As a postscript, inclusion of this site in the LaSalle TIF actually worries me, because now Hines can ask for a city subsidy to pull a tenant out of another Loop building. The tenant threatens to move to Charlotte or Dallas otherwise, and we end up pissing away the TIF money on churning tenants instead of actual public improvements.
 

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Chicago's #1 Fan
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Required, not a gift.

While this would look nice as a taller building, I think there are some good reasons Hines has chosen this program.

First, it's rare for a condo to be on a ground lease or air rights in Illinois (I'm not sure it's legal), so residential would have to be rental. That's doing OK right now, but is not the business Hines is in, and you get less of a premium for killer views than you do in office or condo.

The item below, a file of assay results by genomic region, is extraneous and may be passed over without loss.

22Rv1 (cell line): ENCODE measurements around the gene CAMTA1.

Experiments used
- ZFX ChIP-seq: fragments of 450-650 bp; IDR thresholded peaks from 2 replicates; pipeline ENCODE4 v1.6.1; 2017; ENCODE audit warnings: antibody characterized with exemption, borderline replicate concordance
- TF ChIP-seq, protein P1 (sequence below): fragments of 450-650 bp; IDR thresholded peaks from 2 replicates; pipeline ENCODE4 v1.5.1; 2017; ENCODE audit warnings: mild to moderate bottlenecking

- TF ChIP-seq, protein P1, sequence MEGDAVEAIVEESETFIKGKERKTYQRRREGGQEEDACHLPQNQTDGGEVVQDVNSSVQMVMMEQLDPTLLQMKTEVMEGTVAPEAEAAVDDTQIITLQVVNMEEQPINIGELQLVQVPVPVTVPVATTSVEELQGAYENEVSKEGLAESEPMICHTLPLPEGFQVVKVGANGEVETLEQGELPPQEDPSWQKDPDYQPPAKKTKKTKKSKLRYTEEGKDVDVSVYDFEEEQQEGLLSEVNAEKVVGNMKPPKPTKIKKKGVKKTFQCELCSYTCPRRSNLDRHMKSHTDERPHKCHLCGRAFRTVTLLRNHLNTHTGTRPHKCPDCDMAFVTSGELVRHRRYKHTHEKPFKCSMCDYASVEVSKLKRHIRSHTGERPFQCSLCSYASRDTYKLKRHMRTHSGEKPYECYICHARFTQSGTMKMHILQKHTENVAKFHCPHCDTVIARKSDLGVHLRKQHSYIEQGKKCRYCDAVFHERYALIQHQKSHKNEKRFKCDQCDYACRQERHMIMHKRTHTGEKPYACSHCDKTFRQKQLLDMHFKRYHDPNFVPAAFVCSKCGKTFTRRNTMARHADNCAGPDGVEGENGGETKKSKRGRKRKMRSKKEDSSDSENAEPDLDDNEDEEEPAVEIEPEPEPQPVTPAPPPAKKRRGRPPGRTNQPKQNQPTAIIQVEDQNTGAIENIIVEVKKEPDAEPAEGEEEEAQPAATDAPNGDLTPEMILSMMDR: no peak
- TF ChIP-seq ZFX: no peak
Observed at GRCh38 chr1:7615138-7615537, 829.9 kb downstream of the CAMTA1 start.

Second, consider the floor plate efficiency. While you only need one elevator for every 70 or so residential units, you need a lot more in an office building with floor plates this size--probably 12. So there eventually comes a point where it costs you more to go higher than you can recover in rents, and you risk having the usable floorplates too small to attract the big anchor tenants.

Finally, think hard about how an office developer's pro forma works in the current market. He has to have a big user signed up for a quarter of the building, but then has to deliver that space within about 30 months for that client. So there's no time to do enough preleasing to do more than about a million square feet at a time. That's why the 50-story, quarter-block, million-square-foot office building has been the sweet spot in the Chicago market for the last 20 years.